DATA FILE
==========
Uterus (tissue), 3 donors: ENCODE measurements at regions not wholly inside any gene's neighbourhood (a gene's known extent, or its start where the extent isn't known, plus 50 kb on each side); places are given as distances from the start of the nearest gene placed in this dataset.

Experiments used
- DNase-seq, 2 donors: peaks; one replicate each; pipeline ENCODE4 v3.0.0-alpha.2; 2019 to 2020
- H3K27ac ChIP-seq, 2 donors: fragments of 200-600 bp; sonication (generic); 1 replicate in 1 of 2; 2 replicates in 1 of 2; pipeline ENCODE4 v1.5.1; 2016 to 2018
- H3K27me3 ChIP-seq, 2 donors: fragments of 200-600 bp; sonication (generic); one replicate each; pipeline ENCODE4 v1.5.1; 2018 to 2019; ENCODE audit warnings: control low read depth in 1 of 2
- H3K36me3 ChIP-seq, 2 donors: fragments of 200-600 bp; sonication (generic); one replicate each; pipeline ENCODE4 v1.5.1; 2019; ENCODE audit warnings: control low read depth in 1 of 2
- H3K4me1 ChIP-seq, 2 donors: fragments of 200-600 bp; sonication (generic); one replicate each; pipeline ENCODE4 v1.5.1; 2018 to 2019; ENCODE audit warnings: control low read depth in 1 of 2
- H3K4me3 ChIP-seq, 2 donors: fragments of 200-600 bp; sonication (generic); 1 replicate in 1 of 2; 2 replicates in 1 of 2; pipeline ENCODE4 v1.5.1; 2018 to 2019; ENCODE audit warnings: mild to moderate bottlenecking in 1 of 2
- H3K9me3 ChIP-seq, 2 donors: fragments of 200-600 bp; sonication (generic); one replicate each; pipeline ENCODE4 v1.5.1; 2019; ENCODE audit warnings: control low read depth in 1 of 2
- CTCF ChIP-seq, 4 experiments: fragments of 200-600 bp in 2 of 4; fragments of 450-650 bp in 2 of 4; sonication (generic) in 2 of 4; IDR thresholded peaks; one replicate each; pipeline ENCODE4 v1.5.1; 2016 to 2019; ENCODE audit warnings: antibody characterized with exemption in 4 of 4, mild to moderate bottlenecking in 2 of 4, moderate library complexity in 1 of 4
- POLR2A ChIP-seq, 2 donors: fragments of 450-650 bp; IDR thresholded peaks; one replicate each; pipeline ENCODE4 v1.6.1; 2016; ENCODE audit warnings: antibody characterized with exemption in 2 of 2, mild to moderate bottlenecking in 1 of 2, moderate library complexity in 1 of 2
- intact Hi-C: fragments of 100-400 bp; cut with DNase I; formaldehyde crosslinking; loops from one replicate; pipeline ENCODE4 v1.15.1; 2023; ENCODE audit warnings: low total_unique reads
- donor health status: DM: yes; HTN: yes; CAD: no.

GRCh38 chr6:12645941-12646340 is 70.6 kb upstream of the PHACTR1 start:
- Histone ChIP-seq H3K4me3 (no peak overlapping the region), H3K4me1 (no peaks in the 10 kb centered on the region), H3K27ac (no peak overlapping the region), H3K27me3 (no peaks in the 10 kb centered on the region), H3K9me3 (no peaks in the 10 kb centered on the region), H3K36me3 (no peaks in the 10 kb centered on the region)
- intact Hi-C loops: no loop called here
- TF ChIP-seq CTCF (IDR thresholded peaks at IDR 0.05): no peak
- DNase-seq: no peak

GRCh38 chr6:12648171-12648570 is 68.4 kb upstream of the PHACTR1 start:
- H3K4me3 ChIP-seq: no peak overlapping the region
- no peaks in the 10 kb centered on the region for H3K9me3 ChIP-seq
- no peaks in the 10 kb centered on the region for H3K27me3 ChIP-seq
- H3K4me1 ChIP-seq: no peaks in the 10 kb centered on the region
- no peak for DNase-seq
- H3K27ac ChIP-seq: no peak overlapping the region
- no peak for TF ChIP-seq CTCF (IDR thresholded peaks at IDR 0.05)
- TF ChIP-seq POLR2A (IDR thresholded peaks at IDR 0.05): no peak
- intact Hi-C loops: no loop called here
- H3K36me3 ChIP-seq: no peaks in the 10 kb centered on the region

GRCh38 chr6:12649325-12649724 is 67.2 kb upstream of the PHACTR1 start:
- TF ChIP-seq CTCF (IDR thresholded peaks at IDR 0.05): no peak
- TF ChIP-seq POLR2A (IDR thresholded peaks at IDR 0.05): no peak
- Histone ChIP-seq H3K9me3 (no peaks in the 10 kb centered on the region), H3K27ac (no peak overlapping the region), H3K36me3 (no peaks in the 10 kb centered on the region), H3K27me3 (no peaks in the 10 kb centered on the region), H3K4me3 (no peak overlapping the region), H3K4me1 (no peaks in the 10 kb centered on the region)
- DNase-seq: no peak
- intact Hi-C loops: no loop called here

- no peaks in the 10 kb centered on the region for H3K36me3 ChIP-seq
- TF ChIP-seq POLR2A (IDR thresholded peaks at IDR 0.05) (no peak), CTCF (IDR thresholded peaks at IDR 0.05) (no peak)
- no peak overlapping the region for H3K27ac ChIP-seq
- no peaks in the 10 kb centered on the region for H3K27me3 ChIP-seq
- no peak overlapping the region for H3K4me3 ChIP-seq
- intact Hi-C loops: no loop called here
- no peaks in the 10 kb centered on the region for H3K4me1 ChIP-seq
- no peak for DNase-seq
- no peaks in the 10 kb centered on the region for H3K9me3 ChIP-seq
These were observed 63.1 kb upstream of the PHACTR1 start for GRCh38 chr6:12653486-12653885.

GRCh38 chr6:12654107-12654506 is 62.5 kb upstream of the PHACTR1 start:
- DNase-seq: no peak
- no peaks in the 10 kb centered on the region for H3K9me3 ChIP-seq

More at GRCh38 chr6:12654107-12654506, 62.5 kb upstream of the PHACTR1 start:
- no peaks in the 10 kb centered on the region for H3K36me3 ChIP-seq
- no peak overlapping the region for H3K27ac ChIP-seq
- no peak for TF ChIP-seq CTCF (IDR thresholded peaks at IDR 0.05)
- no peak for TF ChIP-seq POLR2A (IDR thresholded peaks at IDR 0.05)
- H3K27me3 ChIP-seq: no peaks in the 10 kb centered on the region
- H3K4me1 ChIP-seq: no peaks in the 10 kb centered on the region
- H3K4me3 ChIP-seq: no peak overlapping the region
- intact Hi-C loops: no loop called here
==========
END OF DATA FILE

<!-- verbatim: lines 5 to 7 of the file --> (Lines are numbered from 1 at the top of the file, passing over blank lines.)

- H3K27me3 ChIP-seq, 2 donors: fragments of 200-600 bp; sonication (generic); one replicate each; pipeline ENCODE4 v1.5.1; 2018 to 2019; ENCODE audit warnings: control low read depth in 1 of 2
- H3K36me3 ChIP-seq, 2 donors: fragments of 200-600 bp; sonication (generic); one replicate each; pipeline ENCODE4 v1.5.1; 2019; ENCODE audit warnings: control low read depth in 1 of 2
- H3K4me1 ChIP-seq, 2 donors: fragments of 200-600 bp; sonication (generic); one replicate each; pipeline ENCODE4 v1.5.1; 2018 to 2019; ENCODE audit warnings: control low read depth in 1 of 2